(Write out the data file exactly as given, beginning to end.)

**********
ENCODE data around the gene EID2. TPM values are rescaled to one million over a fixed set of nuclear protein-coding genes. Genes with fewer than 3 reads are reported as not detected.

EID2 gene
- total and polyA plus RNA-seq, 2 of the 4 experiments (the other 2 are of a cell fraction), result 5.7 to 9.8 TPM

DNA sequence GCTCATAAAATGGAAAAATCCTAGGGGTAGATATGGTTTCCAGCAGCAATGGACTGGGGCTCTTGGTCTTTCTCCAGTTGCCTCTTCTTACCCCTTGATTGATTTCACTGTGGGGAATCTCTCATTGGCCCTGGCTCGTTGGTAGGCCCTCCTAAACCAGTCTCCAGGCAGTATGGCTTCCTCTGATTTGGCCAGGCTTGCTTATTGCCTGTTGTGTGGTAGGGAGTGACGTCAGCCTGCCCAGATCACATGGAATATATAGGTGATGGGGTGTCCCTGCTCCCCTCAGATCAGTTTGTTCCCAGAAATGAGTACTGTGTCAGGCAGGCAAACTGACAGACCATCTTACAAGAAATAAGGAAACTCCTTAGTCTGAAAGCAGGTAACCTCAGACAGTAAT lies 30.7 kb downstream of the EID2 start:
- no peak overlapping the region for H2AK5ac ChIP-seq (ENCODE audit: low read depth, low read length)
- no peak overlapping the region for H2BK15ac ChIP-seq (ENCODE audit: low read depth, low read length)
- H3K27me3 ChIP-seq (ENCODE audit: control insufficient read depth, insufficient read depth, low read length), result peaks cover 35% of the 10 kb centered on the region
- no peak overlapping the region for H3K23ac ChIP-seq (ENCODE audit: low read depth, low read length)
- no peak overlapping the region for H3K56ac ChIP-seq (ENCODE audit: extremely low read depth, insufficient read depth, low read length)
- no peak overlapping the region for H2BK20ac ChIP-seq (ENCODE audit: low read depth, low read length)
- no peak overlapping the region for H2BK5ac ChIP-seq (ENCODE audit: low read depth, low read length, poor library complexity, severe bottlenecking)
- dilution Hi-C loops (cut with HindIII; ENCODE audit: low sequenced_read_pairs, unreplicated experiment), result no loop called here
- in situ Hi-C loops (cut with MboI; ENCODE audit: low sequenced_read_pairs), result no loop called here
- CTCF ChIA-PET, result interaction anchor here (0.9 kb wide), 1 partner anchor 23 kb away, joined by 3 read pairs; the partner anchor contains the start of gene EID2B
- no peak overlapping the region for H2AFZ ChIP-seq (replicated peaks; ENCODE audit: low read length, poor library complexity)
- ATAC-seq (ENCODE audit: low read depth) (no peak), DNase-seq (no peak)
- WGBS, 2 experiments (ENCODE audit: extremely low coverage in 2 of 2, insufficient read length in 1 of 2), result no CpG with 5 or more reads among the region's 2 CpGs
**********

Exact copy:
ENCODE data around the gene EID2. TPM values are rescaled to one million over a fixed set of nuclear protein-coding genes. Genes with fewer than 3 reads are reported as not detected.

EID2 gene
- total and polyA plus RNA-seq, 2 of the 4 experiments (the other 2 are of a cell fraction), result 5.7 to 9.8 TPM

DNA sequence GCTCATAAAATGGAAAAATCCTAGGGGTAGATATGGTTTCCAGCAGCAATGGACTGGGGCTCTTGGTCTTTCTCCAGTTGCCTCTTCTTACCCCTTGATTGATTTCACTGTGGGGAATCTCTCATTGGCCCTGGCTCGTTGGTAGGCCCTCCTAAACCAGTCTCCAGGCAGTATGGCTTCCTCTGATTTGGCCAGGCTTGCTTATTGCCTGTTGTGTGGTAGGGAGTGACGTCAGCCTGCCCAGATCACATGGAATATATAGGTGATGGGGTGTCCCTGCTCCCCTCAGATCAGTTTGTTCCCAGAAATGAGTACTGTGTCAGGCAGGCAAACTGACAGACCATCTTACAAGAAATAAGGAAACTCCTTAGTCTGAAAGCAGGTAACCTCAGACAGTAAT lies 30.7 kb downstream of the EID2 start:
- no peak overlapping the region for H2AK5ac ChIP-seq (ENCODE audit: low read depth, low read length)
- no peak overlapping the region for H2BK15ac ChIP-seq (ENCODE audit: low read depth, low read length)
- H3K27me3 ChIP-seq (ENCODE audit: control insufficient read depth, insufficient read depth, low read length), result peaks cover 35% of the 10 kb centered on the region
- no peak overlapping the region for H3K23ac ChIP-seq (ENCODE audit: low read depth, low read length)
- no peak overlapping the region for H3K56ac ChIP-seq (ENCODE audit: extremely low read depth, insufficient read depth, low read length)
- no peak overlapping the region for H2BK20ac ChIP-seq (ENCODE audit: low read depth, low read length)
- no peak overlapping the region for H2BK5ac ChIP-seq (ENCODE audit: low read depth, low read length, poor library complexity, severe bottlenecking)
- dilution Hi-C loops (cut with HindIII; ENCODE audit: low sequenced_read_pairs, unreplicated experiment), result no loop called here
- in situ Hi-C loops (cut with MboI; ENCODE audit: low sequenced_read_pairs), result no loop called here
- CTCF ChIA-PET, result interaction anchor here (0.9 kb wide), 1 partner anchor 23 kb away, joined by 3 read pairs; the partner anchor contains the start of gene EID2B
- no peak overlapping the region for H2AFZ ChIP-seq (replicated peaks; ENCODE audit: low read length, poor library complexity)
- ATAC-seq (ENCODE audit: low read depth) (no peak), DNase-seq (no peak)
- WGBS, 2 experiments (ENCODE audit: extremely low coverage in 2 of 2, insufficient read length in 1 of 2), result no CpG with 5 or more reads among the region's 2 CpGs